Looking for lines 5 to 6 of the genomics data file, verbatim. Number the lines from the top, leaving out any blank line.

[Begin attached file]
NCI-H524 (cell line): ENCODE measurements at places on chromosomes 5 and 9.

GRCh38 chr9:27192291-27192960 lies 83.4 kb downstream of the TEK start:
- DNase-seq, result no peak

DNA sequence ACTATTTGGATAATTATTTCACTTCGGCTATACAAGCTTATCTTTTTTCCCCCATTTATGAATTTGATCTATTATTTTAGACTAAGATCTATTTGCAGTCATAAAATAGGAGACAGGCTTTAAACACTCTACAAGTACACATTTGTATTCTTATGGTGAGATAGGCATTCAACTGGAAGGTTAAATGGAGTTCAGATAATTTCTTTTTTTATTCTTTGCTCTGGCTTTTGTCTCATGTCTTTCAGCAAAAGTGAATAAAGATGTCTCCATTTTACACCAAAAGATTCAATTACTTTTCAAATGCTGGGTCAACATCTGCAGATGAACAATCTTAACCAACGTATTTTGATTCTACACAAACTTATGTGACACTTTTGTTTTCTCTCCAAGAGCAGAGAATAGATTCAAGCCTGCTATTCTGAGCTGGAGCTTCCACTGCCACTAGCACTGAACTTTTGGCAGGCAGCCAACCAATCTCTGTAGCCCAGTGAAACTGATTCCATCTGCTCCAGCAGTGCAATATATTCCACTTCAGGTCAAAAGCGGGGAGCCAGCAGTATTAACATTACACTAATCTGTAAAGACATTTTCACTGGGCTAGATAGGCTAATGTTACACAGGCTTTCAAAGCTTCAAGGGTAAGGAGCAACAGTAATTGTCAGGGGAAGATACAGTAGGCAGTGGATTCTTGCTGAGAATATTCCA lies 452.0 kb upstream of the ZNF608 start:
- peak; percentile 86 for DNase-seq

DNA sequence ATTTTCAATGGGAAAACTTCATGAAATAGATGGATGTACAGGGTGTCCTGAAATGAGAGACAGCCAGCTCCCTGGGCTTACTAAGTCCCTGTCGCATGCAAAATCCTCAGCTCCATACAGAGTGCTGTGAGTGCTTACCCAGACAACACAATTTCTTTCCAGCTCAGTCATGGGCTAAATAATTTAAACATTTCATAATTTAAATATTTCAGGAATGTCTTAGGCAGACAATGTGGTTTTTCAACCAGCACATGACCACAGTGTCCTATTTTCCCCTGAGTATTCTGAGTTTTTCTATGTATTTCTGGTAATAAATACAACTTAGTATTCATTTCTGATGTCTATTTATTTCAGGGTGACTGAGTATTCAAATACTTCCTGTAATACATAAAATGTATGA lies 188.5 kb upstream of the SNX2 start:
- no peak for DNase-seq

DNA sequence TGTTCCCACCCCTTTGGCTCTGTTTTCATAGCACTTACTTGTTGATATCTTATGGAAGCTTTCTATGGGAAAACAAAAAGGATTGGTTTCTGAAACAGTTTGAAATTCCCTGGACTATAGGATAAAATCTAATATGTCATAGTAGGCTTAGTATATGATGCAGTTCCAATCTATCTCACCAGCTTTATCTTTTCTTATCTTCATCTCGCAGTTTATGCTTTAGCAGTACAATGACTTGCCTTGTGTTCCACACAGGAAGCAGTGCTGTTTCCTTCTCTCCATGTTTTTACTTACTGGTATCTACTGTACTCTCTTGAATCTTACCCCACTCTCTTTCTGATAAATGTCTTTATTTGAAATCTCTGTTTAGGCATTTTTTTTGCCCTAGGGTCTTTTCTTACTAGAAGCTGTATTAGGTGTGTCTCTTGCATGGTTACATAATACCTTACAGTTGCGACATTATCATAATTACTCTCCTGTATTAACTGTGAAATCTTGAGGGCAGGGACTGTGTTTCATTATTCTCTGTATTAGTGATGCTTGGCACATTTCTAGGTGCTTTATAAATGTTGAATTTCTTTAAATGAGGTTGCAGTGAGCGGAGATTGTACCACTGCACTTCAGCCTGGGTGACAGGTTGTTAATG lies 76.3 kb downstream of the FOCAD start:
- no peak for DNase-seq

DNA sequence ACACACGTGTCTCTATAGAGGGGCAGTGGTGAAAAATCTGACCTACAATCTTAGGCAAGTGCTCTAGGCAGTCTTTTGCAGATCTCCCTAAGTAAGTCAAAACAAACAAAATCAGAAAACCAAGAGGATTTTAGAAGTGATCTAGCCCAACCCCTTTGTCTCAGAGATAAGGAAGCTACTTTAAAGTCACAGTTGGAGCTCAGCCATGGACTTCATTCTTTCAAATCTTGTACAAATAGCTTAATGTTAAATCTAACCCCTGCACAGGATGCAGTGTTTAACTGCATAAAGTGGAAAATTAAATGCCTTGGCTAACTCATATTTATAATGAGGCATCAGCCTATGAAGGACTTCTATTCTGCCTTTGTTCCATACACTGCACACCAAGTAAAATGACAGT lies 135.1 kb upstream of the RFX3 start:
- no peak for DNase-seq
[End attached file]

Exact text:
- peak; percentile 86 for DNase-seq

DNA sequence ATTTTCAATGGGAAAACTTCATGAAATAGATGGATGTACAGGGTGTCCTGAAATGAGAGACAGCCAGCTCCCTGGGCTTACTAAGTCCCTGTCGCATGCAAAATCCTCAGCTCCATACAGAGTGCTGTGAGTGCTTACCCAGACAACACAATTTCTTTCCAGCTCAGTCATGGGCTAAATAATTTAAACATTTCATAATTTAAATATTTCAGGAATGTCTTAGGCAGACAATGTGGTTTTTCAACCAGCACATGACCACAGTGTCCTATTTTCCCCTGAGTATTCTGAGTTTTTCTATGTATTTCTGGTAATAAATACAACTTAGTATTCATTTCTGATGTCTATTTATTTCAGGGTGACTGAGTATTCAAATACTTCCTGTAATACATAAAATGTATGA lies 188.5 kb upstream of the SNX2 start: